Julia Landauer: The New York City driver had a stellar rookie season notching seven top-five and 13 top-10 finishes to finish fourth in the championship standings. The 24-year-old Bill McAnally Racing driver joined her teammate Todd Gilliland in the history books this season, she tied the record for the highest finishing female in a race with her second place finish at Idaho’s Meridian Speedway. She also became the highest finishing female with her fourth-place finish in the 2016 NASCAR K&N Pro Series West championship standings. The NASCAR Next driver had an average start of 8.5 and an average finish 6.3 en route to her runner-up finish in the Sunoco Rookie of the Year standings to Gilliland.

nknps-west_best_2016_2_122816

Julia Landauer became the highest finishing female finisher in the history of the NASCAR K&N Pro Series West with her fourth-place in the final championship standings. NASCAR via Getty Images

Riley Herbst (Honorable Mention): Like his Bill McAnally Racing teammates Gilliland and Landauer, Herbst, 17, from Las Vegas Nevada, had a great rookie season. Herbst finished seventh in the championship standings after tallying seven top-five and 10 top-10 finishes. He also finished fourth in the Sunoco Rookie of the Year standings. Herbst, earned his best career finish with third-place runs at Iowa, Evergreen and Douglas County. He led 13 laps this season, all at Utah Motorsports Park, and produced an average start of 6.2 and an average finish of 7.6. 

Top Races

Toyota/NAPA Auto Parts 150, Stateline Speedway, June 11: The Toyota/NAPA Auto Parts 150 was the first of three wins that gave  Todd Gilliland a commanding lead in the 2016 NASCAR K&N Pro Series West championship standings. Gilliland took the checkered flag after edging past fellow NASCAR Next driver, Noah Gragson, by mere inches.Gilliland crossed the finish line .004 seconds in front of the 17-year-old from Las Vegas, and it was the only lap the 16-year-old from Sherrills Ford, North Carolina, led all night. Multiple cautions pushed the race to a second green-white-checkered finish and to 166 laps. Gragson led the final restart and was a nose ahead at the line taking the white flag. But Gilliland got a strong run off Turn 4 coming to the checkered, and powered forward despite having his car pinched against the outside wall by Gragson as they crossed under the flag stand.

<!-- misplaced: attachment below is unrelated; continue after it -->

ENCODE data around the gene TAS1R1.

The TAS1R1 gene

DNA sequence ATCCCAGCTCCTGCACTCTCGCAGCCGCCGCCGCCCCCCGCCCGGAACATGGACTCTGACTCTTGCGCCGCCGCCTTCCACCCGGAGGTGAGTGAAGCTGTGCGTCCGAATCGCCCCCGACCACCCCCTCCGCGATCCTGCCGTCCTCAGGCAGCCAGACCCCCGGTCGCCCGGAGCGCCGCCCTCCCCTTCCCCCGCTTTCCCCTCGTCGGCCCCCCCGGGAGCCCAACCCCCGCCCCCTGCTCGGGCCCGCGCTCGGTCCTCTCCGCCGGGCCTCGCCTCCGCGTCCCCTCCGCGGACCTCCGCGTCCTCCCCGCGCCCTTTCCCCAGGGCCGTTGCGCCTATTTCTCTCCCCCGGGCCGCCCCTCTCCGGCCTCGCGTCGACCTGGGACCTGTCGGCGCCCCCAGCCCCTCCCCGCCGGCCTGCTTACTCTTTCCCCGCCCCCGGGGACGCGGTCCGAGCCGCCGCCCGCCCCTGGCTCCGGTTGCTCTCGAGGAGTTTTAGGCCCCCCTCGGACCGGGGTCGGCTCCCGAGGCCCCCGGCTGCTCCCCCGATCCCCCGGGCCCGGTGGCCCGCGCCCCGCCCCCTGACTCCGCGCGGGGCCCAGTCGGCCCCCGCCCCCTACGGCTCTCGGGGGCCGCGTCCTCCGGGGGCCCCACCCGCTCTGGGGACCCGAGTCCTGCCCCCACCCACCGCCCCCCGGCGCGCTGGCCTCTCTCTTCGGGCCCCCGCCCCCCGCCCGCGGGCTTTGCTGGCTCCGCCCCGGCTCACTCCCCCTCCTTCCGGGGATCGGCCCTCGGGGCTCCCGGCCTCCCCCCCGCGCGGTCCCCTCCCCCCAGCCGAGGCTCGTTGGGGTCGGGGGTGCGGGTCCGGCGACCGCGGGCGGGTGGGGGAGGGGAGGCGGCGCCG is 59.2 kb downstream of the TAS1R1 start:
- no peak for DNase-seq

Utah 110 presented by Ken Garff Volvo, Utah Motorsports Park, Sept. 10: Gragson’s win over Gilliland in the first Utah double-header race set the tone for his weekend sweep. After finishing second to Chase Elliott at Sonoma (Calif.) Raceway, the first road course on the K&N Pro Series West’s 2016 schedule, Gragon achieved redemption. The Las Vegas driver took the lead from Gilliland with nine laps to go to earn his first win of the season out west. The NASCAR Next driver started the race in fourth and spent most of the race behind Ryan Partridge and Gilliland, conserving his tires and waiting for the perfect opportunity to strike. His window opened when Partridge cut a tire with 13 laps to go and it continued when Gilliland made a mistake late in the race. Gragson capitalized on the error and bumped Gilliland out of they way to take the lead and cruise to Victory Lane. It was a banner year for the 17-year-old on road courses, he recorded two wins and a runner-up finish on the road courses out west and notched a victory at New Jersey Motorsports Park, one of three road courses on the K&N Pro Series East schedule.

nknps-east_best_2016_3_122816

Noah Gragson gets underneath Ryan Partridge en route to sweeping the road course doubleheader in September at Utah Motorsports Park. Jim Urquhart/NASCAR via Getty Images